Building a solid recovery

More good news for the housing recovery — builders are gaining confidence

There’s a new buzz of optimism among builders these days. With inventories down, home sales on the rebound and interest rates still hovering at the bottom, home starts are picking up steam. So is builder confidence.

“We are seeing an uptick in sales velocity, starting to see an uptick in prices and also seeing a significant decrease in inventory, all good factors pointing to the strengthening of the housing market going forward,” says Marty Paris, president of Sedgwick Properties, a development corporation in Chicago.

In July, new home sales rose 3.6 percent to a seasonally adjusted rate of 372,000 units, according to the U.S. Census Bureau. That’s the fastest sales rate in more than two years, according to the National Association of Home Builders.

Although housing production was down 1.1 percent, builders requested more permits for new home projects than they have in any month since August 2008.

Another happy sign: inventory levels were at a historic low last month with 142,000 new homes for sale.

“That’s the lowest it’s been in the 50 years of collecting data,” says David Crowe, chief economist at NAHB. “So this continued optimism and improvement in new home sales lead us to believe that we will see more construction.”

The fastest improving markets are the ones that took the minimal hit during the bust. Callie Stevens, president of Stevens Construction in Midland, Texas, says that in the last two years, new and existing home prices in the city climbed 25 percent.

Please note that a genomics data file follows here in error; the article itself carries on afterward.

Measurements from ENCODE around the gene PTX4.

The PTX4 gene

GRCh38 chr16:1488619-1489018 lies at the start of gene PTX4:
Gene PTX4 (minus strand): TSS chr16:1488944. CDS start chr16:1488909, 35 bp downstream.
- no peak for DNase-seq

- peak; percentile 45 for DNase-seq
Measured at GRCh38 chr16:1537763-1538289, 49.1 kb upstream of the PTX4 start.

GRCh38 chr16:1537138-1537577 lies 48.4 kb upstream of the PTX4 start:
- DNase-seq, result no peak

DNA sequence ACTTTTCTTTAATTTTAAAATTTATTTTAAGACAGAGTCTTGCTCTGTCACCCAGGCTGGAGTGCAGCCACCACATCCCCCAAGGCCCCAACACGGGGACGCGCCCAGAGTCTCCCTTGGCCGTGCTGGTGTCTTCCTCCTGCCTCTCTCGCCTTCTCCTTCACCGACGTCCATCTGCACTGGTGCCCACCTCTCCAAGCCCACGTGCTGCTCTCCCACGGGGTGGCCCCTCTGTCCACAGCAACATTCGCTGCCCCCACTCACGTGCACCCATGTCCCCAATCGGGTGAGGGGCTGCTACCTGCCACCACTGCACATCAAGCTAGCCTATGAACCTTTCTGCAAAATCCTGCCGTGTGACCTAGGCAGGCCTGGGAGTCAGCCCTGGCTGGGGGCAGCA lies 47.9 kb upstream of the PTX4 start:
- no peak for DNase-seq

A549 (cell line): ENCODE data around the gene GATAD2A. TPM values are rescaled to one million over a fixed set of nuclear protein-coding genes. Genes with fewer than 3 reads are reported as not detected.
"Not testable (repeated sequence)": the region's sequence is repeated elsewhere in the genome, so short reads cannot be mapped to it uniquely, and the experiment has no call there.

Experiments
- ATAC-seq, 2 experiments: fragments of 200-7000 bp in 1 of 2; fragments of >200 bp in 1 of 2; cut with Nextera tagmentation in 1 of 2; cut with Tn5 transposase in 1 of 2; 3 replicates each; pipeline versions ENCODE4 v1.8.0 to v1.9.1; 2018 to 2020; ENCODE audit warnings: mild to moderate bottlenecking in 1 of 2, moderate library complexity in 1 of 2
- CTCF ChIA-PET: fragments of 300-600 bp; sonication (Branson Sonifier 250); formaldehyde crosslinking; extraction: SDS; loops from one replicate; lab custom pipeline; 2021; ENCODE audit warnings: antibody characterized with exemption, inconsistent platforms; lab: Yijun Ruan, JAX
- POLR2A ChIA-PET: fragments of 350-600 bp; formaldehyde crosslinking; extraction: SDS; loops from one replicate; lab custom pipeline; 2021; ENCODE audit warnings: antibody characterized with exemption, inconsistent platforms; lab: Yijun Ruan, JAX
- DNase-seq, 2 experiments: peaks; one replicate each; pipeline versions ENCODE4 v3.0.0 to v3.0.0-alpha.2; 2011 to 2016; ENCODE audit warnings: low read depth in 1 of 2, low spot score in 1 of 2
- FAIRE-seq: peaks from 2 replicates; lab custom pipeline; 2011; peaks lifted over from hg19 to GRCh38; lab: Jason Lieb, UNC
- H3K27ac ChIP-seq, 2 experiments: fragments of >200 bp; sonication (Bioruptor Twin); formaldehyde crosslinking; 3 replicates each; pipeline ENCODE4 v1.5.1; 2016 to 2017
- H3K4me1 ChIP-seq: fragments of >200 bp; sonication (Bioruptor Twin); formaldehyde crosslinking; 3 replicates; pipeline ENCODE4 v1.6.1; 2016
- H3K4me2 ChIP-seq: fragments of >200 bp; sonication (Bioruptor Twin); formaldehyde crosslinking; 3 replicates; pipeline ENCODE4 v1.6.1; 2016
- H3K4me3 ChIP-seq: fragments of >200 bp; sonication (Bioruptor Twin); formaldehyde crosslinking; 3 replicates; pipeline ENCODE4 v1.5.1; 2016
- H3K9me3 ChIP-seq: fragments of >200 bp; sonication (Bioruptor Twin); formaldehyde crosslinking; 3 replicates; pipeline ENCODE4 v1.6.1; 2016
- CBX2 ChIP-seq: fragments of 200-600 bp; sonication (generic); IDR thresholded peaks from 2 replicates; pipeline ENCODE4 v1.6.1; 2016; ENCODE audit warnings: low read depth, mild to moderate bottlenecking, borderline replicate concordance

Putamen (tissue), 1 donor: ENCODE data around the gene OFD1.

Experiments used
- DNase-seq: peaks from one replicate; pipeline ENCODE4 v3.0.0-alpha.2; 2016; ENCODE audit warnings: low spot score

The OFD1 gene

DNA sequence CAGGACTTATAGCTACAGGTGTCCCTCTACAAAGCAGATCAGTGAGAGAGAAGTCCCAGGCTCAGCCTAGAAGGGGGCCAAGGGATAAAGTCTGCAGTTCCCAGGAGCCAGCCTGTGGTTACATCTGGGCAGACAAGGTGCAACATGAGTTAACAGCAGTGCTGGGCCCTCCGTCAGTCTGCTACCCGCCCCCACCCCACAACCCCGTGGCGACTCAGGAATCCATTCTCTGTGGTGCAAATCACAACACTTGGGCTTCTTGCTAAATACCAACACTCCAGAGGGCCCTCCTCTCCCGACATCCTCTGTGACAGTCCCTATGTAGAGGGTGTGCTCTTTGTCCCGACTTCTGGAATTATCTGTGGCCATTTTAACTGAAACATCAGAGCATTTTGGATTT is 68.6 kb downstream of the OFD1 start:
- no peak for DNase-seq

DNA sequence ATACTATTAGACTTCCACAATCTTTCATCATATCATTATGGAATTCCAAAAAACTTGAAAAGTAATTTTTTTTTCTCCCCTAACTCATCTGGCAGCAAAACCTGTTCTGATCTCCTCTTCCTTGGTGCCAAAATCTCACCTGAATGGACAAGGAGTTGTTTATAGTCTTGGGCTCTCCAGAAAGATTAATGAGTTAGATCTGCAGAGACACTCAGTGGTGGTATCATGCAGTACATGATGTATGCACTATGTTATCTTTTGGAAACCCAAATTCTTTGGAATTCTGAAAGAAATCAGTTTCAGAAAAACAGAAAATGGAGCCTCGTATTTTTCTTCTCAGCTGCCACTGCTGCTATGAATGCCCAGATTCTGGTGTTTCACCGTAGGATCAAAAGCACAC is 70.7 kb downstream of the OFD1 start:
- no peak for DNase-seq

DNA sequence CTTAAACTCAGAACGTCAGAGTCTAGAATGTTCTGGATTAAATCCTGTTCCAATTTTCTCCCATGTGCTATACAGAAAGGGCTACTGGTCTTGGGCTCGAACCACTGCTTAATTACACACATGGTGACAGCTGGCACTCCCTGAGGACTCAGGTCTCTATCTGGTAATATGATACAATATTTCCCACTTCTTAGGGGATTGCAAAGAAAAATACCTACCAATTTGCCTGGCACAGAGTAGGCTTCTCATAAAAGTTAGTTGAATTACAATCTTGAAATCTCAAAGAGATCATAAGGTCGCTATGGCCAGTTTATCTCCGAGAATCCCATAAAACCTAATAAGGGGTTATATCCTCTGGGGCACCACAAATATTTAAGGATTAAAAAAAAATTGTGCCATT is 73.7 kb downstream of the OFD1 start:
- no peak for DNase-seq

“The market’s only problem is we don’t have available lots,” she says. “We have developers working as fast as they can.”

These trends have triggered a new sense of optimism among builders. Builder confidence for new, single-family homes had a two-point gain, rising to 37 in August, according to the NAHB/Wells Fargo Housing Market Index. That’s the highest level since February 2007. The measure that gauges sales expectations in the next six months climbed to 44.

“What’s happening is builders are reflecting the confidence that we are beginning to see in consumers,” Crowe says. “There’s a lot of pent up demand with people delaying purchases. That wait is finally over for some.”

— Madhusmita Bora

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